The inter-communal barriers were down right from the convention’s outset, an authentic moment of k’ish echod b’leiv echad arriving just slightly ahead of schedule. All were in thrall to Rav Zev Leff’s exhortations to personal and national greatness; all were moved to laughter, then to tears, and back again, by Rabbi Paysach Krohn’s trademark mix of ma’aseh and message; all were caught up in the passion for Kiruv embodied by jack of all trades and master of ceremonies extraordinaire Rabbi Yaakov Salomon, PI founder Rabbi Chaim Sampson and its director of programming, Rabbi Mordechai Tropp.
Why is it that achdus within our camp, elusive so much of the time, was so easily achieved over these two days? I sensed several factors at work. One is that the entire convention was predicated upon a shared goal, a common cause and a particularly selfless, other-directed one at that: reconnecting fellow neshomos to Avihem Shebashomayim. When we stand shoulder to shoulder looking out at the challenge of embracing our fellow Jews — much as Klal Yisroel camped “k’neged hahar,” facing the har Hashem that we are summoned to scale — all is well among us.
And so, too, when we look inward and find more than enough that needs fixing, we feel unable to afford the luxury of criticizing others; as the Nachal Kedumim notes, it was the sight of Har Sinai and the trait of humility it evoked that produced the unity of “as one man, with one heart.” It’s only when we lose sight of our own abundant shortcomings and swivel instead to face each other that we find the nits to pick and axes to grind that lead to loshon hora, strife and worse.
For all the can-do spirit and good vibes pervading the atmosphere, there was also a felt sense of urgency, borne of the acute sense that, as one speaker put it, we’re now “in the end game” of the American Jewish saga. The twin ravages of intermarriage and assimilation are causing the Jewish population to dwindle ever more sharply and making the possibility of even identifying who’s Jewish ever more difficult. Somehow, knowing that the days in which Kiruv is even an option are, cholilah, numbered, and that each one of us was placed in this concluding historical era by design, makes the mostly petty differences that divide us fade quickly from view.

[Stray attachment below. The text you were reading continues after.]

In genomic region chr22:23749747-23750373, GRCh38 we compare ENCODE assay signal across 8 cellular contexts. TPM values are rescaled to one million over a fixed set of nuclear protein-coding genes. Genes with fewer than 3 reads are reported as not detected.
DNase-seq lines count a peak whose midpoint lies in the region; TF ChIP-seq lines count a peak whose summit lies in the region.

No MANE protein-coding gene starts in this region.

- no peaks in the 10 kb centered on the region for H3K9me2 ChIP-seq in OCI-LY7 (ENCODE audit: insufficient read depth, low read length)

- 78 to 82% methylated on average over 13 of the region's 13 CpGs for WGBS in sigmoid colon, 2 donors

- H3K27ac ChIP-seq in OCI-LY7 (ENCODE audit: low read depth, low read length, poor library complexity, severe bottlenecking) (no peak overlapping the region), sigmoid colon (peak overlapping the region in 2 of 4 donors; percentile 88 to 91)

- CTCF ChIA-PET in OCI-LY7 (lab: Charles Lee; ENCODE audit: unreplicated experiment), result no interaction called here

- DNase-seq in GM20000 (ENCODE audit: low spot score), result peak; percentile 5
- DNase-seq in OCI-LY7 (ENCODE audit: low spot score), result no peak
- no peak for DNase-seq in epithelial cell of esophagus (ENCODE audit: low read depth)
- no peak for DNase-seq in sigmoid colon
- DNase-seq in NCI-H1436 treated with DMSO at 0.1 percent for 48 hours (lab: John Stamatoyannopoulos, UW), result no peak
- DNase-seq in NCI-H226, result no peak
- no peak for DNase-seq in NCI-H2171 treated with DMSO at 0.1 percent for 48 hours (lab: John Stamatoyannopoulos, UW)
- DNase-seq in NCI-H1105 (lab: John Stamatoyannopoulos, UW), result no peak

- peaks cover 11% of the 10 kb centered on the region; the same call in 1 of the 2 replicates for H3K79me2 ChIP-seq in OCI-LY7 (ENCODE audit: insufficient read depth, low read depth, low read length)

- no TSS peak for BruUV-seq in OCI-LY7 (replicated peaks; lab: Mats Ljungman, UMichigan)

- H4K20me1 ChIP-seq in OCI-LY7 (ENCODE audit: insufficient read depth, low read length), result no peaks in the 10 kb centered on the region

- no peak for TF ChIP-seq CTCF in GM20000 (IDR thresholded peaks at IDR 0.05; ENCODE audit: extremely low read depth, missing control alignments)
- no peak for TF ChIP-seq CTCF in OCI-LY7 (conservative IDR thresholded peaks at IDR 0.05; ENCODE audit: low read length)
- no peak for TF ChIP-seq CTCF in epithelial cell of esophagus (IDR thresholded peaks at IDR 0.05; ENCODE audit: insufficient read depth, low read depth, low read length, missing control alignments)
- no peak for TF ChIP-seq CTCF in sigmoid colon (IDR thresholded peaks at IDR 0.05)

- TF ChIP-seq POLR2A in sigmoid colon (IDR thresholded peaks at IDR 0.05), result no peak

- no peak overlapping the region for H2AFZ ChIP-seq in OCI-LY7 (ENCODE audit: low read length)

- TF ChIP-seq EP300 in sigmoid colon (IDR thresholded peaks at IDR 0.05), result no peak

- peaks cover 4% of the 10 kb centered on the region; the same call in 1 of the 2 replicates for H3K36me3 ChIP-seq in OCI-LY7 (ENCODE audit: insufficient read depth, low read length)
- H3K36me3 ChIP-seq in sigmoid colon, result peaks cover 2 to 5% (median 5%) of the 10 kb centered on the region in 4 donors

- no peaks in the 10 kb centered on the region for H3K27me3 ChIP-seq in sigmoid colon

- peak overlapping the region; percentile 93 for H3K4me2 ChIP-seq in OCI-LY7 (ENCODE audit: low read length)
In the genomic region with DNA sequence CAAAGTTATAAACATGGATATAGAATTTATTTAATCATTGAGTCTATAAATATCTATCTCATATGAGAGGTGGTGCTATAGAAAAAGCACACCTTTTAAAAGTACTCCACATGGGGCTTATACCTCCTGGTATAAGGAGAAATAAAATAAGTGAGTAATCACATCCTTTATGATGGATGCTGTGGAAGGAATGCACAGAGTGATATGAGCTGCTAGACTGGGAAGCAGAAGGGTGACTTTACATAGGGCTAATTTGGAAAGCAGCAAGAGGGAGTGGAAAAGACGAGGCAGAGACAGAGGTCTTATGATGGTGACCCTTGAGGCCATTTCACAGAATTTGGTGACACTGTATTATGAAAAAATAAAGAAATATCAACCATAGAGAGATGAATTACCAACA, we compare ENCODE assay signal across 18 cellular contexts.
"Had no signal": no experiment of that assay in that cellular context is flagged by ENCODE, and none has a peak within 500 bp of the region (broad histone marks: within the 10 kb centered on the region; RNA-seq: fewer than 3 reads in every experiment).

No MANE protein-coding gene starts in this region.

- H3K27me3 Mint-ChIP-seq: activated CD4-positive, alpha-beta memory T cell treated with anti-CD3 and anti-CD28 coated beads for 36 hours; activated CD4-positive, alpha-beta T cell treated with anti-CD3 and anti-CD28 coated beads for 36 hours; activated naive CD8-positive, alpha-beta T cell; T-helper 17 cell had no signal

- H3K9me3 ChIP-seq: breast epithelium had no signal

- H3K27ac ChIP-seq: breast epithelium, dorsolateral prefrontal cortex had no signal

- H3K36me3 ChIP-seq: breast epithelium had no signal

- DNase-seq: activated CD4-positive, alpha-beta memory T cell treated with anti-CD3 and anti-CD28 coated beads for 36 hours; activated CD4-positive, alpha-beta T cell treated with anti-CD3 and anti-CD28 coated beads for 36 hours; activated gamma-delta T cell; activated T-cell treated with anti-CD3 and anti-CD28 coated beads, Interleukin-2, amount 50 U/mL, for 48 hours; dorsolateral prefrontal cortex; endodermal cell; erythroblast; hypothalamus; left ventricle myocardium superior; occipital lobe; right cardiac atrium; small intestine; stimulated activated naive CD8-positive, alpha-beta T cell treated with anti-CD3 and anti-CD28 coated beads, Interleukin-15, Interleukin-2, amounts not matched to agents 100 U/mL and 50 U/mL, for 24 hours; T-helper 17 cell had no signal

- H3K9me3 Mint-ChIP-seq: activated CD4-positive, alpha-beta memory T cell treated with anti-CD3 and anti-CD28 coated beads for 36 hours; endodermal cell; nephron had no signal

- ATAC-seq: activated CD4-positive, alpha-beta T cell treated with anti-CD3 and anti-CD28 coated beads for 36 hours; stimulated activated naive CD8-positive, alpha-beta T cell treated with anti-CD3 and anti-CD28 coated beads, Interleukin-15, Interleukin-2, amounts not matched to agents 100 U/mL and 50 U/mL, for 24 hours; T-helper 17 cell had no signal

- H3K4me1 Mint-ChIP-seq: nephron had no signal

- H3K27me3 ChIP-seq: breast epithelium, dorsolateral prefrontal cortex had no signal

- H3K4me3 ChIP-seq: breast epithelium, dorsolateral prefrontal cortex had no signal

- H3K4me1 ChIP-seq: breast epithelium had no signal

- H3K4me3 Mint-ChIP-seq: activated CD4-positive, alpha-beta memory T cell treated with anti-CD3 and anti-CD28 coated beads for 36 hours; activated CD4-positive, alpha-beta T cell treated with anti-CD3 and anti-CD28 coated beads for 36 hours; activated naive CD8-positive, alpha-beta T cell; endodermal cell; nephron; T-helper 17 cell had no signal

Sunday morning arrived and a spiritually exhilarating weekend was soon to conclude – and then it happened. We all were subjected to a bait-and-switch. After numerous brief presentations on a host of exciting kiruv initiatives through Aish HaTorah and others, including highly motivated individuals who’ve simply rolled up their sleeves and begun reaching out in innovative ways, Rabbi Dovid Orlofsky rose to speak.
In a tour de force of side-splitting humor punctuated by sober reflections on where we are spiritually as individuals and as a community, Reb Dovid made a compelling case that the excitement for, and deeper understanding of, Yiddishkeit that involvement in Kiruv engenders is the last best hope . . . for us.
All weekend long, the message was about our brethren, distant from Hashem and so desperate, knowingly or not, for ultimate meaning, and that’s all true. But as Reb Dovid spoke, it dawned that the depredations of our new-found affluence and the crass American culture that seeps in willy nilly to even the most insular of communities have made us all “all risk,” of losing sight of what we’re here for – to live lives filled with the incomparable pleasure of connection to Hashem.
Bait-and-switch, indeed. But not one of us wanted our money back, only for this “un-convention” to not end.
Published in May 18 issue of Hamodia.